1785 In the formation of conscience, the Word of God is the light for our pat, we must assimilate it in faith and prayer and put it into practice. We must also examine our conscience before the Lord’s Cross. We are assisted by the gifts of the Holy Spirit, aided by the witness or advice of others, and guided by the authoritative teaching of the Church.
Therefore, it is not enough to merely “examine” our conscience to determine if we do not like what the Church and her leaders teach. The method by which we examine our conscience determines its proper formation. The Catechism lists the bible, faith, prayer, the cross, the Holy Spirit, others (with properly formed consciences), all guided by the authoritative teaching of the Church as crucial to developing a properly formed conscience.
Clarity Over Nuance
When it comes to moral issues, basic reasoning oftentimes proves more valuable than nuance, as the former introduces greater clarity into the discussion by exposing good and evil for what they are. The latter obfuscates and confuses, as it blurs the distinctions and degrees separating good from evil, leaving people wondering what’s good and what’s evil. Motley Monk
Moreover, what this type of nuance allows for, especially concerning morality, is moral relativism. With moral relativism, good and evil become foggy and more a matter of personal preference than a standard to live up to. As with the serpent’s encounter with Eve, sin becomes nuanced in the name of “love.” A nuanced love means to welcome all in, regardless of their sin, and leave them wallowing in their sin. “Does the Church actually teach x as sin?” And if so, is not the “pastoral approach,” the loving approach, to “welcome” and “listen,” not judge? Did not Jesus love the sinner? True, Jesus ate with prostitutes and tax collectors. He met people in their lived experiences. Jesus also called these same people to conversion. Jesus came to seek and save the lost (Luke 19:10), not accompany sinners on their way to hell.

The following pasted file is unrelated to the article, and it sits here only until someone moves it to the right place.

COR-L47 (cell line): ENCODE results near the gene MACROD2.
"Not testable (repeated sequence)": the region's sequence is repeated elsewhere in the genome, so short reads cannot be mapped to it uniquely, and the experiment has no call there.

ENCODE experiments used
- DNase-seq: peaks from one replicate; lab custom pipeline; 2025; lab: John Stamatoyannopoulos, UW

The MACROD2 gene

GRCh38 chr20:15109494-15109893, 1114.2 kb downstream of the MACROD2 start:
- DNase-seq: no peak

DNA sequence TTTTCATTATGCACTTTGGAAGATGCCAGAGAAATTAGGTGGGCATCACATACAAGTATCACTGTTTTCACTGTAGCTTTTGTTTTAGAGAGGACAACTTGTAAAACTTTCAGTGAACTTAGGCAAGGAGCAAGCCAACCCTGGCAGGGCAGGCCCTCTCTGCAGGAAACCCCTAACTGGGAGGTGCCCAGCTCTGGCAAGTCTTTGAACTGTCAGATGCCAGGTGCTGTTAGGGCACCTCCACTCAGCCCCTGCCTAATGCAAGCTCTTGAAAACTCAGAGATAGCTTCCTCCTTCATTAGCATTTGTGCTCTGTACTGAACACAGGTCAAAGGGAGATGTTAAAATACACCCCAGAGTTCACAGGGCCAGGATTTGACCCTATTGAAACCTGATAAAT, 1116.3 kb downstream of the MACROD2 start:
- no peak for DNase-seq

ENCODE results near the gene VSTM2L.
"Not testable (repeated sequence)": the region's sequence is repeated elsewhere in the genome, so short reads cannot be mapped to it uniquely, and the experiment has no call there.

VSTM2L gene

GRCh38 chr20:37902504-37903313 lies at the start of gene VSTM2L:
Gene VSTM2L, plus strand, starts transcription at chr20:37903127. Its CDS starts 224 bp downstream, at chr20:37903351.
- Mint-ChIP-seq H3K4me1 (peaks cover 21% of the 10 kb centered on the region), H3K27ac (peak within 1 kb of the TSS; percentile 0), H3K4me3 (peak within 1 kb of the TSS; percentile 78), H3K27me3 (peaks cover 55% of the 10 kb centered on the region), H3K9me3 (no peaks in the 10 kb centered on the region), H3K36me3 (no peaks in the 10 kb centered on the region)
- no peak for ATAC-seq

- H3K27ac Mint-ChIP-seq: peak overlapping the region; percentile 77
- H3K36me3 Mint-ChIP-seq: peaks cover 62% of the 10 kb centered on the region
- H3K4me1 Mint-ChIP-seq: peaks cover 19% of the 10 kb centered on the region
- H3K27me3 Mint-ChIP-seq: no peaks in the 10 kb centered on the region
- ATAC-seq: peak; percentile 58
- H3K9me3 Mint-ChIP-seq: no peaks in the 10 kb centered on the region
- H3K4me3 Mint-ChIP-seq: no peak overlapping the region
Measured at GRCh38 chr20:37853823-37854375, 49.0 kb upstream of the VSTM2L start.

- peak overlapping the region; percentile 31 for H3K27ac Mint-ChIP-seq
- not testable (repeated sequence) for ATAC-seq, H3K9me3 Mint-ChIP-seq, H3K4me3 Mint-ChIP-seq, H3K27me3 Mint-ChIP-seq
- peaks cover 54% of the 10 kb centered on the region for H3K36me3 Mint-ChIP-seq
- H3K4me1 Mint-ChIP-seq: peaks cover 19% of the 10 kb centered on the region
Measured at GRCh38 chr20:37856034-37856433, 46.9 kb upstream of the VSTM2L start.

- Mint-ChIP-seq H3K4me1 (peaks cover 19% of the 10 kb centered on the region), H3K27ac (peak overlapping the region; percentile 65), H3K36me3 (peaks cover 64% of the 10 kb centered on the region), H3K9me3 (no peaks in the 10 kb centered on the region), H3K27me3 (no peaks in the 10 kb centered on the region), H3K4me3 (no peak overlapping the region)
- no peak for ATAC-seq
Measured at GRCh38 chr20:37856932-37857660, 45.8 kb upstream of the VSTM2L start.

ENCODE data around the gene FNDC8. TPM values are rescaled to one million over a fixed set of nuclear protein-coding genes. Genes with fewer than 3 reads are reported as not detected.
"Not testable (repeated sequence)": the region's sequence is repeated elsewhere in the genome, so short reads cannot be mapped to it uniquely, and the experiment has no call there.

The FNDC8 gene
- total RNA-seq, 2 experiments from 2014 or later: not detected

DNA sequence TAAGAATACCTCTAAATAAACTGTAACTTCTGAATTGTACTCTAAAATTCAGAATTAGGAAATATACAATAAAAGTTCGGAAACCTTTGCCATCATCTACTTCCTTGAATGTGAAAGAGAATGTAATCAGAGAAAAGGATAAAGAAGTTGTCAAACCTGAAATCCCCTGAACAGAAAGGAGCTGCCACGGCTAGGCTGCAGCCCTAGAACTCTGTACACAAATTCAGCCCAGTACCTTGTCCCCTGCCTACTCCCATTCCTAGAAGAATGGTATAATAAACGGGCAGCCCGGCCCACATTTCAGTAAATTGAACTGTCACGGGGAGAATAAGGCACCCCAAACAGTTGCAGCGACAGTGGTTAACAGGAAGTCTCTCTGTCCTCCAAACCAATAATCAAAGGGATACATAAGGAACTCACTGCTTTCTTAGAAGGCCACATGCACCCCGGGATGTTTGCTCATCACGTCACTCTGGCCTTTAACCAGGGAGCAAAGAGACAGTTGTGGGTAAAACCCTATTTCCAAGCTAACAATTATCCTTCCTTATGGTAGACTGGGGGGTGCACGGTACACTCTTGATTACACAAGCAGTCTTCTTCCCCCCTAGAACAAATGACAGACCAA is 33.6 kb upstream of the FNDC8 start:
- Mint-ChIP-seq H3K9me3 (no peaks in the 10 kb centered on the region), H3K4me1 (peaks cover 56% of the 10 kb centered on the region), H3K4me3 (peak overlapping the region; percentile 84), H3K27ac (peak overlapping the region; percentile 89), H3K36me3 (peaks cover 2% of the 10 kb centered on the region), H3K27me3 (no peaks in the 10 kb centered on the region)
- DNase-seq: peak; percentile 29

We listen to accompany, and in the case of a sinner, to accompany that person to, and through, conversion. If we believe the Scriptures, then we know just how much is at stake. Bishop James Conley of Lincoln, Nebraska
In conclusion, this article is not a condemnation of nuanced thinking in general. If one studies the writings of Catholic theologian St. Thomas Aquinas, they find nuance reflected throughout. The principle of Double Effect represents another case of nuance in Catholic moral teaching. So, too the Catholic dogmas of the Trinity, Incarnation, and Atonement also contain a fair share of nuanced thinking. This article calls out an appeal to nuanced thinking that sows confusion and justifies sin, blurs the lines between good and evil, and placing souls at eternal risk.